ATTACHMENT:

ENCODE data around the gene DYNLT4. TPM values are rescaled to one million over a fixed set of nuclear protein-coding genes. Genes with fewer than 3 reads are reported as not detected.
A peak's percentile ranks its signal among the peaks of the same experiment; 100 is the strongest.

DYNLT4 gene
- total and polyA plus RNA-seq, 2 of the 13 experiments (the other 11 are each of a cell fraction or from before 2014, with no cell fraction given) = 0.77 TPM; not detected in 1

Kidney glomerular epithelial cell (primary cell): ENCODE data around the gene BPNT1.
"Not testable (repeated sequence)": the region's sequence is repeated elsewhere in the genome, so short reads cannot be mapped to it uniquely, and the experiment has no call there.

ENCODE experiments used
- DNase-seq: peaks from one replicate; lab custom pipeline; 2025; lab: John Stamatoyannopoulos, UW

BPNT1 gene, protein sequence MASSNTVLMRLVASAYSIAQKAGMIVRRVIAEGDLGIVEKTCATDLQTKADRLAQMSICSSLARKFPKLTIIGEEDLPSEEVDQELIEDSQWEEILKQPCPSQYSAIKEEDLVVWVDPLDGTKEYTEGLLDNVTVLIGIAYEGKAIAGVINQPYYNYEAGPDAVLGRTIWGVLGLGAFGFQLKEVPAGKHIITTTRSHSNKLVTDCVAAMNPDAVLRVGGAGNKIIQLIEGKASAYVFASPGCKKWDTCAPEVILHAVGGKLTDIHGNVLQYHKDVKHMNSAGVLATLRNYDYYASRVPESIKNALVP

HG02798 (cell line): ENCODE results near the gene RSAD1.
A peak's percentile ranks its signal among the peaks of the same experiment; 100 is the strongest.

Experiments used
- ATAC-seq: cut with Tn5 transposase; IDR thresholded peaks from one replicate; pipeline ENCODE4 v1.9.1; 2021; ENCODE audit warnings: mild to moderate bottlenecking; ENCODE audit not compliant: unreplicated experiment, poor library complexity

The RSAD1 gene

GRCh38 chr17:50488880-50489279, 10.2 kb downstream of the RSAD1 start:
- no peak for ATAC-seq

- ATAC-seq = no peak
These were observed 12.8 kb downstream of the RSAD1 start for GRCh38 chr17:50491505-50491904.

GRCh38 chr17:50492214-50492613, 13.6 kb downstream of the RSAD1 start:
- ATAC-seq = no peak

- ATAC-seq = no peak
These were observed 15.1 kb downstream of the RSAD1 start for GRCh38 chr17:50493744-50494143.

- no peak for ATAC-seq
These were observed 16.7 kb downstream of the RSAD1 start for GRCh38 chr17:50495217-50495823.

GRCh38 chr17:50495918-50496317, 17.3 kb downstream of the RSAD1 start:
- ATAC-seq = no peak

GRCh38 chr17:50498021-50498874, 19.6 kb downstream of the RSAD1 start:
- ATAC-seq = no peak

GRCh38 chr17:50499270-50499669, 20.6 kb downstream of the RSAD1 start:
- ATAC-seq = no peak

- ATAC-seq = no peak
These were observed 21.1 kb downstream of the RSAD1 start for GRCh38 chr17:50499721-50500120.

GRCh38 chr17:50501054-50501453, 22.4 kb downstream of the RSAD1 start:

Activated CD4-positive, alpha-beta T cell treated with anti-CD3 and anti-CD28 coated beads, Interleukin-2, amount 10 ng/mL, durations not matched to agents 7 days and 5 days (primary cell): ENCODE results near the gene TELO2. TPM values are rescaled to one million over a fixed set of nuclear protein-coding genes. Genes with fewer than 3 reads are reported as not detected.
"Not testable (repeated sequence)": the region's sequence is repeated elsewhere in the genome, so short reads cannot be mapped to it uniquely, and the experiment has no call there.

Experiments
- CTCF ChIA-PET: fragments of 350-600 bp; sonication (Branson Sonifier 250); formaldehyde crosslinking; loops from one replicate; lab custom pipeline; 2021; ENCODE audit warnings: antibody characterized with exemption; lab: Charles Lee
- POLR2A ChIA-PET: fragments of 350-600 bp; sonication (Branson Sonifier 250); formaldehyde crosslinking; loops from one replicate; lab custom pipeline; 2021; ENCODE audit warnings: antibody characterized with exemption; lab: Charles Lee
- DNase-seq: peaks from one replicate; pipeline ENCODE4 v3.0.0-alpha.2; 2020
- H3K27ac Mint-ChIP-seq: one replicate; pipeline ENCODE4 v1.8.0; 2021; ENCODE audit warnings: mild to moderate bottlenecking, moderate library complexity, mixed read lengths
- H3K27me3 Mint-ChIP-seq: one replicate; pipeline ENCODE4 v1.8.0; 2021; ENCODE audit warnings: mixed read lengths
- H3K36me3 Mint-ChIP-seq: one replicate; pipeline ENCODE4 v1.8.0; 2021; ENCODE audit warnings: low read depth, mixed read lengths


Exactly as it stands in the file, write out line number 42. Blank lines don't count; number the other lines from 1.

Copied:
- H3K36me3 Mint-ChIP-seq: one replicate; pipeline ENCODE4 v1.8.0; 2021; ENCODE audit warnings: low read depth, mixed read lengths